Belle and Sebastian | 3.10.06

Murdoch’s impish sense of humor was the star of the show, from bringing a young lady onstage to be his dancing partner for one song to needing one of the burlier security guards to hold him aloft as he attempted to lean over the barricade to hover over his fans.

See photos from the concert in Photo Gallery 

with The New Pornographers
Riviera Theater,
Chicago

The first time we get a glimpse of Championship Vinyl, the stereotypical record store featured in the ultimate music nerd movie High Fidelity, we see shop owner Rob and his coworker Dick having a lazy Monday morning, listing through the racks to the strain of Belle and Sebastian’s “Seymour Stein.” The firebrand Barry (the inimitable Jack Black) bursts through the door and declares the band to be “old sad bastard music.”

Apparently, no one told the packed-in crowd at Belle and Sebastian’s sold-out show at the Riviera Theater to be in “old sad bastard” mode. Rarely do shows crackle with this much palpable energy before the band even sets foot onstage, but that’s par for the course for this particular Scottish band and their infamously rabid fan base.

Frontman Stuart Murdoch knew he had the crowd in the palm of his hand, and he took full advantage. Stripping down to a plain white T-shirt after the band’s first song to a chorus of cat calls, Murdoch led his band through an upbeat, ebullient set packed almost entirely with songs from the band’s brand new LP, The Life Pursuit—the most rocking material in the band’s catalog, and about as far from the “old sad bastard music” tag as music gets.

Murdoch’s impish sense of humor was the star of the show, from bringing a young lady onstage to be his dancing partner for one song to needing one of the burlier security guards to hold him aloft as he attempted to lean over the barricade to hover over his fans. During a run through the acoustic folk song “Piazza, New York Catcher,” Murdoch clutched a lyric sheet and, upon reaching the sole lyric he didn’t have memorized, took an exaggerated look at the page in his hands, a move which was met, like most of his shenanigans, with uproarious laughter from the crowd. Even when Murdoch shared the spotlight he still drew attention, such as during Stevie Jackson’s turn on vocals for “To Be Myself Completely,” which saw Murdoch skipping across the stage playing a tambourine. One of the most effective and magical moments came when Murdoch invited a particularly ecstatic fan onto the stage to join for a duet. The ensuing run through of “Lazy Line Painter Jane” was nothing short of amazing, with the female fan’s powerful vocals every bit as effective as Monica Queen’s on the original.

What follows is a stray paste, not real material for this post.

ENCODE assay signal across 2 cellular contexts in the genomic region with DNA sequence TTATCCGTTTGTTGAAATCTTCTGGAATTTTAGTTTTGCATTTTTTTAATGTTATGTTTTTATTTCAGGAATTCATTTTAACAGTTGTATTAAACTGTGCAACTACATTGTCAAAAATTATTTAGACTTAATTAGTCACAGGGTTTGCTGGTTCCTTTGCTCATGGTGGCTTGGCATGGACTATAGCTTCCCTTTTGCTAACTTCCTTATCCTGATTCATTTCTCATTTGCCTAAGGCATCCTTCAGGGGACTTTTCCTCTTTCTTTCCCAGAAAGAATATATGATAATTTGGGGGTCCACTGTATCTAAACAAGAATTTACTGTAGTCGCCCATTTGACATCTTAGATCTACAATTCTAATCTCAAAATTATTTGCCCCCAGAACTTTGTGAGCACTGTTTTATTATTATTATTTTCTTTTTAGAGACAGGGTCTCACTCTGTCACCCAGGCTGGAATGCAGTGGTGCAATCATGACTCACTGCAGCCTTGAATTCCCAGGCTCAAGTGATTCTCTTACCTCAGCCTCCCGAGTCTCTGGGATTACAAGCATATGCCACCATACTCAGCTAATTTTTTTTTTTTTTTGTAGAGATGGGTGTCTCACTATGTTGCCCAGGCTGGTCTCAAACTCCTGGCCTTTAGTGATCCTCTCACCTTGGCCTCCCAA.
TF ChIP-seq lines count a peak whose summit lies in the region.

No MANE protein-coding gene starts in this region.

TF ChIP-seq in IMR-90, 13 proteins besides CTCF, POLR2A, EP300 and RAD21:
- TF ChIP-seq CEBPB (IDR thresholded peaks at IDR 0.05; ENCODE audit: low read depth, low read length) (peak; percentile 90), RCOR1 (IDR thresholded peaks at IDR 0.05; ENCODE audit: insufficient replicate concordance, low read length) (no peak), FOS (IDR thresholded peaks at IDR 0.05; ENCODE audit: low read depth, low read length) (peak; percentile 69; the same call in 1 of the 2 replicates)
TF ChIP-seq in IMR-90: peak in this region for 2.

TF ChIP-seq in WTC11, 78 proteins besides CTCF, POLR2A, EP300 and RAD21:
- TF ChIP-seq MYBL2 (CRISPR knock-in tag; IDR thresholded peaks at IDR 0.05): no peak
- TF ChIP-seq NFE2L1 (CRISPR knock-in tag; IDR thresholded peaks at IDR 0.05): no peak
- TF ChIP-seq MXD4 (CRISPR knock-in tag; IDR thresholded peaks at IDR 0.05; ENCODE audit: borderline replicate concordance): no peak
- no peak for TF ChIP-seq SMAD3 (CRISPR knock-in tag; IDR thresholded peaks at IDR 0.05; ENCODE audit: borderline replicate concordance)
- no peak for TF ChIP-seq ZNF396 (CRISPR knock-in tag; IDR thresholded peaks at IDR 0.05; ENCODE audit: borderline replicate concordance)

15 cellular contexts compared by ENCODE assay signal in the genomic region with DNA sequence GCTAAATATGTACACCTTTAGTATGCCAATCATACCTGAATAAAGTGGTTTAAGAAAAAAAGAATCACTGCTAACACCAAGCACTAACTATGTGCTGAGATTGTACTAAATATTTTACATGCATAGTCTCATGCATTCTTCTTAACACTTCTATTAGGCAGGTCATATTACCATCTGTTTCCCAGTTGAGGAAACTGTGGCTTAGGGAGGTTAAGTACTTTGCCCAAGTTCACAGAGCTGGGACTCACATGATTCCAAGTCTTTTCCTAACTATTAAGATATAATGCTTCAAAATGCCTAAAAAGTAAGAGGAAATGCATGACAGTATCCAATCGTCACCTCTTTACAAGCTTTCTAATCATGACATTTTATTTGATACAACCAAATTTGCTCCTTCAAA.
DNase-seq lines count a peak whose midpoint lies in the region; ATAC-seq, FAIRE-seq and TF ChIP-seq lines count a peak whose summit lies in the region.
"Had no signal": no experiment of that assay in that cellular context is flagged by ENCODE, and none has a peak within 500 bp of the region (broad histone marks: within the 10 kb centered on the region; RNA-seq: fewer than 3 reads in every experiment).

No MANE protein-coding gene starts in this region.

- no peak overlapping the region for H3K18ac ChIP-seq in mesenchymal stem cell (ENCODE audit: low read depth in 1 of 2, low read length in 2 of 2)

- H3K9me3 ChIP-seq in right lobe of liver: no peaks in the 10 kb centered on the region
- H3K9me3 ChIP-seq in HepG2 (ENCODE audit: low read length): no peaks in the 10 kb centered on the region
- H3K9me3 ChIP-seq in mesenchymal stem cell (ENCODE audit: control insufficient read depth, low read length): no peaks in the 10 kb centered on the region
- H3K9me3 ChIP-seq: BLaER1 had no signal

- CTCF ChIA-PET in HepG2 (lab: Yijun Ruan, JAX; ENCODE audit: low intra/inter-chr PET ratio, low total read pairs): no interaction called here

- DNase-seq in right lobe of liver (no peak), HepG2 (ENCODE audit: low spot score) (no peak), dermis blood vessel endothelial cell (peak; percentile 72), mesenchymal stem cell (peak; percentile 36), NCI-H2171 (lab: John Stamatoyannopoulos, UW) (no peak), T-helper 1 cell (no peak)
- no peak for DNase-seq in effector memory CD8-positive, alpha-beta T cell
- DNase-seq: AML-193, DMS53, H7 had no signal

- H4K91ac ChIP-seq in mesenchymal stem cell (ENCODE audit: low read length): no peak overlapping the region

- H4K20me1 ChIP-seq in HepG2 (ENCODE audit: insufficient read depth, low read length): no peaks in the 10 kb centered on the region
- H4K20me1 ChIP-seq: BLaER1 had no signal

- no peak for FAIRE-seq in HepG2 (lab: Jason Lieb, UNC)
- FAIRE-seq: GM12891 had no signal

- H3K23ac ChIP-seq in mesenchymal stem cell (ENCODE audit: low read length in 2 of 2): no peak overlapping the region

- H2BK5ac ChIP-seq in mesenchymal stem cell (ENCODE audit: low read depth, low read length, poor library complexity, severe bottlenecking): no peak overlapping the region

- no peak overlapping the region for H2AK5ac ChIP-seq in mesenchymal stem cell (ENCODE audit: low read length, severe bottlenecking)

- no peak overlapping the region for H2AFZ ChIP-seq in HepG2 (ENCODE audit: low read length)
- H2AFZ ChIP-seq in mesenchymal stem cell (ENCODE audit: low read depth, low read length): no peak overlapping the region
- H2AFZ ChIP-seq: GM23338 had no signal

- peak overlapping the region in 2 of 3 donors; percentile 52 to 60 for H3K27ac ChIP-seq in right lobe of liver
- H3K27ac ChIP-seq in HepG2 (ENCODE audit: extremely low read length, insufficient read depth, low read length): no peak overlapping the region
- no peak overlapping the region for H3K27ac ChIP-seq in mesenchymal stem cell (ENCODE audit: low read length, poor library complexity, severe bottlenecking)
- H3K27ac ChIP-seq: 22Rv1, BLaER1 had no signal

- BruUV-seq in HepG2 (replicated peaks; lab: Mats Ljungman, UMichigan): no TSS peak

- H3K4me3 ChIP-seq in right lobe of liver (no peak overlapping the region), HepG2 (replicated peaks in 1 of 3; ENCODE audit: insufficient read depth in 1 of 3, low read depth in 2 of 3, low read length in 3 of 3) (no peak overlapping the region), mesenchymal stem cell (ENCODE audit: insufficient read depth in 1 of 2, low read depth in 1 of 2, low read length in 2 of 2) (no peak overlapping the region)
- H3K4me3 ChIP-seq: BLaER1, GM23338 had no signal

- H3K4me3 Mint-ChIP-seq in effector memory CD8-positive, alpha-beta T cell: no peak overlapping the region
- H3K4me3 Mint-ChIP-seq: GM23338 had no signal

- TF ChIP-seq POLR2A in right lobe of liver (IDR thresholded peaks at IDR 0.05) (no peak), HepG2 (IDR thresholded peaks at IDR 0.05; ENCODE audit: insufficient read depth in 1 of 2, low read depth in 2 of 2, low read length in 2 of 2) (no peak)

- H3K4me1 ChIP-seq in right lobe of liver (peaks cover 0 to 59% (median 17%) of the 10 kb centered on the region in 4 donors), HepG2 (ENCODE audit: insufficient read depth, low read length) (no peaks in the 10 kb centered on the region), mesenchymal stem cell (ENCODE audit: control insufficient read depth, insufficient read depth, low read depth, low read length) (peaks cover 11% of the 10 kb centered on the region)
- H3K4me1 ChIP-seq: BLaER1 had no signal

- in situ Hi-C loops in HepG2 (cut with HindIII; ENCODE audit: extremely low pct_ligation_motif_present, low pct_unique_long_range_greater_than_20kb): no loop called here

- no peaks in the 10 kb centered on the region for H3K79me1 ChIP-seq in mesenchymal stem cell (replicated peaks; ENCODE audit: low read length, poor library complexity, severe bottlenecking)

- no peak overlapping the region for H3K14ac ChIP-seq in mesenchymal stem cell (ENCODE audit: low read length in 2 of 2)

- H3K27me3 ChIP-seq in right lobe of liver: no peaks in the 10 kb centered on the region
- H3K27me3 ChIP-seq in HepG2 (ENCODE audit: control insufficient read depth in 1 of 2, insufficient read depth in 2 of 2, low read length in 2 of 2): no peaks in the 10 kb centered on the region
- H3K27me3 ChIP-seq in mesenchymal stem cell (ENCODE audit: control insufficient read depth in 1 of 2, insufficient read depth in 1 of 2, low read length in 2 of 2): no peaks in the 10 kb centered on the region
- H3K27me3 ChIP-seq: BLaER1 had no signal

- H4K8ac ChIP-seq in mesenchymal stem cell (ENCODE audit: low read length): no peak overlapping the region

After opening the encore with the glammed-out “White Collar Boy” (another Life Pursuit track), Murdoch then asked for requests. One fan asked for Murdoch’s favorite dinosaur (his was the Brachiosaurus, Jackson’s the Tyrannosaurus Rex) before taking a request for the next song. The band’s run through “Get Me Away From Here, I’m Dying” (the lone track from the band’s breakthrough 1996 LP If You’re Feeling Sinister) was great but seemed out of place, the song’s rollicking pace unable to keep up with the newer material. Still, from start to finish, Murdoch’s irrepressible personality and his tight, able backing band (nine people strong) were impossible to ignore.

Oddly, one would assume that Canadian power-poppers the New Pornographers would be equally impossible to ignore, but the crowd managed to do just that. The band put on a strong performance, especially on the final one-two punch of “The Slow Descent Into Alcoholism” and “Sing Me Spanish Techno,” but with ace-in-the-hole Neko Case off promoting her new solo album and a crowd too anxious for the main attraction, the audience reaction was lukewarm, hardly a fate befitting such a good band.

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